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2018-06-07 / Voices

CAIRNS Among Honorees at Community Unity Day Celebration

CAIRNS ETANHAN WOTANIN
BY CAIRNS
CENTER FOR AMERICAN INDIAN RESEARCH AND NATIVE STUDIES

In Rapid City’s Memorial Park on Saturday, June 2, four individuals and one organization were honored by the Healing and Transformation Team of Rapid City Community Conversations at their Third Annual 4 Directions-5K Run/Walk and Community Unity Day Celebration. Honored as “Healers & Transformers” were Stephanie Grunze- Swanson, Vaughn Vargas, Erik Bringswhite and Hani Shafai.

Ms. Grunze-Swanson was selected “for her work in conflict resolution and her efforts to advance the building of positive community relationships.” Mr. Vargas was selected “for his work with the Cultural Advisory Committee and the Rapid City Police Department, as well as, his willingness to stand up to the challenges of the role.” Mr. Bringswhite was selected “for his work with at-risk youth in the juvenile justice system and his leadership in the College Park events that promote positive outcomes for the Native American population. Mr. Shafai was selected “for setting a corporate and personal standard for being a consistent unwavering champion of dignity in the community.”

Honored as the 2018 “Community Innovator” was the Center for American Indian Research and Native Studies (CAIRNS) “for their work with individuals and organizations to provide educational opportunities to learn and understand the significance of the area in which we live, and how our history still impacts us today.”

Throughout our organization’s lifespan, CAIRNS’ strong adherence to our mission and the “Four Rs” of Rigor, Reliability, Respect and Relevance, which are grounded in both academic scholarship and cultural competency, has guided our trajectory. Rigor means that we set high standards for ourselves and our clients. Reliability refers to the fact that our work is evidence-based and can be counted on to be accurate. In our initiatives, we strive to show respect for traditional tribal perspectives and uphold them whenever possible. Also, by recognizing, supporting and promoting tribal sovereignty, our work is relevant to tribal communities today and for the future.

Since our founding on December 21, 2004, much of our organizational focus has been on working with key partners across our state to fulfill our mission. These have included large organizations, city, state and federal governmental entities, and rural and urban school districts. Our work with them largely involves providing training for their staffs so that they can better serve the Native communities they work with and in.

In addition, CAIRNS has always looked for ways to expand our programmatic reach. For example, one new initiative we launched in 2014 was the Lakota Lands & Identities “classroom on wheels” that CAIRNS and Rapid City Area Schools (RCAS) developed and led in June of that year. Twentyone RCAS teachers and 25 community members shared a five-day traveling learning experience within the 1868 Fort Laramie Treaty lands to promote collaboration between RCAS teachers and citizens of the Rapid City community and to encourage critical thinking about the intersections of Lakota history, culture and land. Participants visited and learned about sacred sites in the Black Hills and sites of important events located within and outside of Pine Ridge Reservation. Feedback from the seminar was so positive that we have conducted two more Lakota Lands & Identities every summer since then with RCAS and Regional Health.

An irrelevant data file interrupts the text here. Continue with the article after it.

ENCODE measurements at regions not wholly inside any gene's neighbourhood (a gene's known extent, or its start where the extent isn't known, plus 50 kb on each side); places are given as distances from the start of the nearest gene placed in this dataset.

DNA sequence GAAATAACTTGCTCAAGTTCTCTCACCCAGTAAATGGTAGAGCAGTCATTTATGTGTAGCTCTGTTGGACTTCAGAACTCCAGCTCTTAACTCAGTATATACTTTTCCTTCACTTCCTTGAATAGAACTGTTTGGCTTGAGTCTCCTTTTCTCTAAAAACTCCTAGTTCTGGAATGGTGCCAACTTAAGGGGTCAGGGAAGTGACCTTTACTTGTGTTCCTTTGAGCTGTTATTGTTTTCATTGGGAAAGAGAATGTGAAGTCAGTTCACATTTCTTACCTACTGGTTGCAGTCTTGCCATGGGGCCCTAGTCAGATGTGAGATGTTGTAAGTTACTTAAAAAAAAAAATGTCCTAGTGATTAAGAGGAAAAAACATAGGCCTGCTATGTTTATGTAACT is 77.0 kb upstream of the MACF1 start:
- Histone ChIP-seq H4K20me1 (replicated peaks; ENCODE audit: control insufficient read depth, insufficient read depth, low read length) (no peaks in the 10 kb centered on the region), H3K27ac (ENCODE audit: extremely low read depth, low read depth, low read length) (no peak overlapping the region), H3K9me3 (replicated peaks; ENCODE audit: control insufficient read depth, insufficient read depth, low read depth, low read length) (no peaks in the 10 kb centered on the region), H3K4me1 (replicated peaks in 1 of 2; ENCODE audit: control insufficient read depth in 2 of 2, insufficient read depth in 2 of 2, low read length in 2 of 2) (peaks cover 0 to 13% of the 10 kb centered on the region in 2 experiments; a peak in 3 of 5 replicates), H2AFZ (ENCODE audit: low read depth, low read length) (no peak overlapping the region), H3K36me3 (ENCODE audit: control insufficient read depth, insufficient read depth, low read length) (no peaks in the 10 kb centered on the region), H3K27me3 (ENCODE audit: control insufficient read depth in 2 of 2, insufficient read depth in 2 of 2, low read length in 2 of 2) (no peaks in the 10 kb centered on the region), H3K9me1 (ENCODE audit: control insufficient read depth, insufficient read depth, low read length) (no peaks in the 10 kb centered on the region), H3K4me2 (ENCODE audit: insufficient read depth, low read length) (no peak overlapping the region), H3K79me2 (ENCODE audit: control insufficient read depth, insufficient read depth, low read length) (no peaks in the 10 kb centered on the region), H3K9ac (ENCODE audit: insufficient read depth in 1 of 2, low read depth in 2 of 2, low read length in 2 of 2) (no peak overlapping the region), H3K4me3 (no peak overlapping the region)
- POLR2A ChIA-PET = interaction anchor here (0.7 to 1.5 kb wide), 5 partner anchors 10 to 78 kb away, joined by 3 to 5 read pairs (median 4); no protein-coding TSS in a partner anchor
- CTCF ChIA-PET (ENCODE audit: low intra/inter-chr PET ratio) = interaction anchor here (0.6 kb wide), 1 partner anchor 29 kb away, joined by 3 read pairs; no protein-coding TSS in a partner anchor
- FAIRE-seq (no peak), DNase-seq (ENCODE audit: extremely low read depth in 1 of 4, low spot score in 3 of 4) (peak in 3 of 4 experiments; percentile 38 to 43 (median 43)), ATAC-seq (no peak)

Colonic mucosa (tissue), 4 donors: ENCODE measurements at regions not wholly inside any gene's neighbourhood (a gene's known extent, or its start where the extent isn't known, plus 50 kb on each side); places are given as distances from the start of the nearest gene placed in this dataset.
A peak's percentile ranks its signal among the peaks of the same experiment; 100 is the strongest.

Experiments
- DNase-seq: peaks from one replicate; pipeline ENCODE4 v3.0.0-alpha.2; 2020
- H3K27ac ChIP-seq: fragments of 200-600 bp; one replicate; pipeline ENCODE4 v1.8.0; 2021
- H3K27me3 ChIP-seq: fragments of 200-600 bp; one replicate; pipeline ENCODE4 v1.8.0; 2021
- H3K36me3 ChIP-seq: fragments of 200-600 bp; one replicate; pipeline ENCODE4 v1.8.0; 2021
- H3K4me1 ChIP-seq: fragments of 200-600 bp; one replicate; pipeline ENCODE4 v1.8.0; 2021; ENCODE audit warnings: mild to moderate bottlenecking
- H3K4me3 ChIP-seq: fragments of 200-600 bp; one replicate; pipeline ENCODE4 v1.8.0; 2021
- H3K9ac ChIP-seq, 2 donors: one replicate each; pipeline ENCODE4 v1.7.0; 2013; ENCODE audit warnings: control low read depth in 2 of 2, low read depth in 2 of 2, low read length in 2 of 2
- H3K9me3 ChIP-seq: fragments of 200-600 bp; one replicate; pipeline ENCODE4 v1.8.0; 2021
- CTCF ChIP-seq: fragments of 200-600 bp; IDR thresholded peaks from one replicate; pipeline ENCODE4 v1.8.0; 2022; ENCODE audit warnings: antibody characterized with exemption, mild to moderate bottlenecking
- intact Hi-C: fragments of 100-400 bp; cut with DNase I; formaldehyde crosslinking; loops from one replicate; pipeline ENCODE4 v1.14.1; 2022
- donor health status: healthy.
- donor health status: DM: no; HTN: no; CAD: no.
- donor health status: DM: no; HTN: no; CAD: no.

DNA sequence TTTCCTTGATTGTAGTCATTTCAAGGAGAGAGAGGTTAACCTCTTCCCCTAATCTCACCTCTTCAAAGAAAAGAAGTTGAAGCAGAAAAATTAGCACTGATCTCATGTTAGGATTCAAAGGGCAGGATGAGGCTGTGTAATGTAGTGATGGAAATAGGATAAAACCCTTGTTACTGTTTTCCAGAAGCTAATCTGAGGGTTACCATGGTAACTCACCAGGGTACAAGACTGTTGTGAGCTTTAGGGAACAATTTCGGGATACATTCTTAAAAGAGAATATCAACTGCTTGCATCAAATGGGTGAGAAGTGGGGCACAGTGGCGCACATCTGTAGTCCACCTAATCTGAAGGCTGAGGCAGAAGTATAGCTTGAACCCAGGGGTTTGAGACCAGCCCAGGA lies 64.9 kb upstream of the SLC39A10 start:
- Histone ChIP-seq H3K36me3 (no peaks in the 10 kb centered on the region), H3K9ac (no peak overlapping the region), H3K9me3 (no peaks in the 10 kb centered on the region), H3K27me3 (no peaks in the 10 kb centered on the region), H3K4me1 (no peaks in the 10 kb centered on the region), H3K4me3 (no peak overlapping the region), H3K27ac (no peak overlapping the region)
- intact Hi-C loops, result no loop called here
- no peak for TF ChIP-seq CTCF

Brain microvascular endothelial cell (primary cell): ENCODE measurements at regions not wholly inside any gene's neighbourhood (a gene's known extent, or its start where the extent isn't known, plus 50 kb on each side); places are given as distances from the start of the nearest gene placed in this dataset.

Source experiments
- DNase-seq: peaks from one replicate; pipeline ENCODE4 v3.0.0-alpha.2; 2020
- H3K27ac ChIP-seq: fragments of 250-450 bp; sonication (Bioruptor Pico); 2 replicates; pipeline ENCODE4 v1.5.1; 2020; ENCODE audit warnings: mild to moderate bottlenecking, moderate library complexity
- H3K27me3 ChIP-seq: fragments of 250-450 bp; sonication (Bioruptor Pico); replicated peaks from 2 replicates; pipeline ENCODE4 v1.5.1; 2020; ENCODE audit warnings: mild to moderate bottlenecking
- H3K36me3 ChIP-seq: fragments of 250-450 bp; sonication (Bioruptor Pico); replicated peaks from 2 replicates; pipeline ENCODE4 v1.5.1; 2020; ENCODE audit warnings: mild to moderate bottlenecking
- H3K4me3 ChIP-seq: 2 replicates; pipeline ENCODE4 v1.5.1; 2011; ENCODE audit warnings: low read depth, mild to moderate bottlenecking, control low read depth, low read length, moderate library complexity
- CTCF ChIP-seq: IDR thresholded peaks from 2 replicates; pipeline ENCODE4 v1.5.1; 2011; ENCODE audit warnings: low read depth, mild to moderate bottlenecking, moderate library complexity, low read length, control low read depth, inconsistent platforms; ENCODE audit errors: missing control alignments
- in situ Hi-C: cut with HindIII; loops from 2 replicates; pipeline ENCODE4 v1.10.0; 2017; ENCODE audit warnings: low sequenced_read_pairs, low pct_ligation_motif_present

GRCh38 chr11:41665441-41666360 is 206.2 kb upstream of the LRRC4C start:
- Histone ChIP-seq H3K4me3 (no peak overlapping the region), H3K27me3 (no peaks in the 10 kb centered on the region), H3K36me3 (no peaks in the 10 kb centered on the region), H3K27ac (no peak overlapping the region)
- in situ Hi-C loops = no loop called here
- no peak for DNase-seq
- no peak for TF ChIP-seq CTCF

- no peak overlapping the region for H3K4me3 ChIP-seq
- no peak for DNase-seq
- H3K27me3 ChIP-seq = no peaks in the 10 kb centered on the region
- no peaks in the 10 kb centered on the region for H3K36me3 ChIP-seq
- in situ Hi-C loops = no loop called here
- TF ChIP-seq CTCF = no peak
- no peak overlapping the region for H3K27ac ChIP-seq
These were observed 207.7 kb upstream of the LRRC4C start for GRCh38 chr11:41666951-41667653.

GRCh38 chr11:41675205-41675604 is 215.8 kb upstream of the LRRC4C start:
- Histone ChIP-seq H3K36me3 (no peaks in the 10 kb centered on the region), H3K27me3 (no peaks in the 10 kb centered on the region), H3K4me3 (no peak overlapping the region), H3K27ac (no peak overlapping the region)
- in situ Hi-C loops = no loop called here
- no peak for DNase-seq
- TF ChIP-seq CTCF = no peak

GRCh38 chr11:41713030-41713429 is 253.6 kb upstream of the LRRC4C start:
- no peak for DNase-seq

In 2014, CAIRNS also initiated an annual Lakota Film Festival in the reservation border town of Martin, ND then in 2015 we curated the first of our annual Lakota museum exhibitions that are changing how and where Lakota history and artists are represented. CAIRNS also continues to produce educational resources for use in K-12 classrooms.

The Center for American Indian Research and Native Studies thanks the Healing and Transformation Team of Rapid City Community Conversationsforhonoring us as the 2018 Community Innovator. We could not accomplish what we have without the assistance of countless individuals and organizations. Wopila Tanka—Thank You!

Center for American Indian Research and Native Studies (CAIRNS) is an Indian-controlled nonprofit research and education center founded in 2004 and located in the Lacreek District of Pine Ridge Reservation in South Dakota.

*The Center for American Indian Research and Native Studies is an Indian-controlled nonprofit research and education center founded in 2004 and located in the Lacreek District of the Pine Ridge Reservation in South Dakota.

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